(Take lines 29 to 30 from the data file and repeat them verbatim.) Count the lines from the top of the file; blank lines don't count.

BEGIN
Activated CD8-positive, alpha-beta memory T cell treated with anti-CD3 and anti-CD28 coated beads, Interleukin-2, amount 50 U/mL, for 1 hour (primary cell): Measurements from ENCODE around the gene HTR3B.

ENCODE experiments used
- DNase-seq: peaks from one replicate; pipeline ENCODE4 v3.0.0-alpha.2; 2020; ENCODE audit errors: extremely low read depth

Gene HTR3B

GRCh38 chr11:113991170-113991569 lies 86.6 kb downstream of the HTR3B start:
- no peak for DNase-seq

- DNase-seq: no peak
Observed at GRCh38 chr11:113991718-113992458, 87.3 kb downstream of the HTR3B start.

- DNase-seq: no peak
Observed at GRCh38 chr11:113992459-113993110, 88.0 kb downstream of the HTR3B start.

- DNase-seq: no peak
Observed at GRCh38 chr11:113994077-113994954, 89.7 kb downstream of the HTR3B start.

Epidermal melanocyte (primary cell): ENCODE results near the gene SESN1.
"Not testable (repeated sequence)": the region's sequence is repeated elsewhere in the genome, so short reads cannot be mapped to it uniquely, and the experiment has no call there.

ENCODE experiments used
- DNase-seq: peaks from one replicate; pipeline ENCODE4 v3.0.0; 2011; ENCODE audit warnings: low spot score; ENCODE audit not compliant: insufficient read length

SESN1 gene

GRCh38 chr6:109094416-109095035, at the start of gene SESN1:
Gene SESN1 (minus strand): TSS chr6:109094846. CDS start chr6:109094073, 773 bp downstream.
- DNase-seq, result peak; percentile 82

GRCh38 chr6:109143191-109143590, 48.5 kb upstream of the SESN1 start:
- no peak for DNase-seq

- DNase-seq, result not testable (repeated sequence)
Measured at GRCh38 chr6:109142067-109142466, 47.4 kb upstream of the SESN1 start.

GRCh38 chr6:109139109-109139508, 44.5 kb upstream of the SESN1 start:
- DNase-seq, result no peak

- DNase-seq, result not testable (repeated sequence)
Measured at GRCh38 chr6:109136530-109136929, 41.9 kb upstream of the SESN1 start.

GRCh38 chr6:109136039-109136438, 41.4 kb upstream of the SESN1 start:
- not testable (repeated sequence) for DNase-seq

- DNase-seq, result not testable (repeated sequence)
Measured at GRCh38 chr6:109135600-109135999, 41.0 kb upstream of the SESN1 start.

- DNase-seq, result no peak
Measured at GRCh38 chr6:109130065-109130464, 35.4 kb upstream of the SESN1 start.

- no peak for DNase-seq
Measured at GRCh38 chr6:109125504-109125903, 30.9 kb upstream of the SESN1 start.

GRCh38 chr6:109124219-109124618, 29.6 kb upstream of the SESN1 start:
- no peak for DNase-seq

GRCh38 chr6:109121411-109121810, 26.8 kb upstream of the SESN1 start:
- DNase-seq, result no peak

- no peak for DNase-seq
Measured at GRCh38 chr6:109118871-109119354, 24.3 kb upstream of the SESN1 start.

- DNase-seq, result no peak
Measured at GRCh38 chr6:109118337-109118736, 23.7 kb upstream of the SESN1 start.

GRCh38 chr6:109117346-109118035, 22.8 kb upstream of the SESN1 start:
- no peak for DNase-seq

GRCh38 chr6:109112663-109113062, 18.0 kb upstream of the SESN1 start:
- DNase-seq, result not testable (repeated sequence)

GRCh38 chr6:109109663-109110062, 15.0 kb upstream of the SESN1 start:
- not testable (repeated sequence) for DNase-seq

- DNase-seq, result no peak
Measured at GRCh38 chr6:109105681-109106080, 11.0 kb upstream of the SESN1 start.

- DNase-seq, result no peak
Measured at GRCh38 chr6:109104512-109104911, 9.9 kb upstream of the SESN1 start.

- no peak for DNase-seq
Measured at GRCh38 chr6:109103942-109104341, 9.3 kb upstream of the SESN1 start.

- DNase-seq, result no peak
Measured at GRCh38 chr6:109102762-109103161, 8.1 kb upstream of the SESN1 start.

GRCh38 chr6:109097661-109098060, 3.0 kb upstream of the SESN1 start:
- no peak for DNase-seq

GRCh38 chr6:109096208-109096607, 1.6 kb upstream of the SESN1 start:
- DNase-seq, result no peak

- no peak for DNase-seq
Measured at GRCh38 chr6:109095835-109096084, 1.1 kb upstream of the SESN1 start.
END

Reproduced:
GRCh38 chr6:109136039-109136438, 41.4 kb upstream of the SESN1 start:
- not testable (repeated sequence) for DNase-seq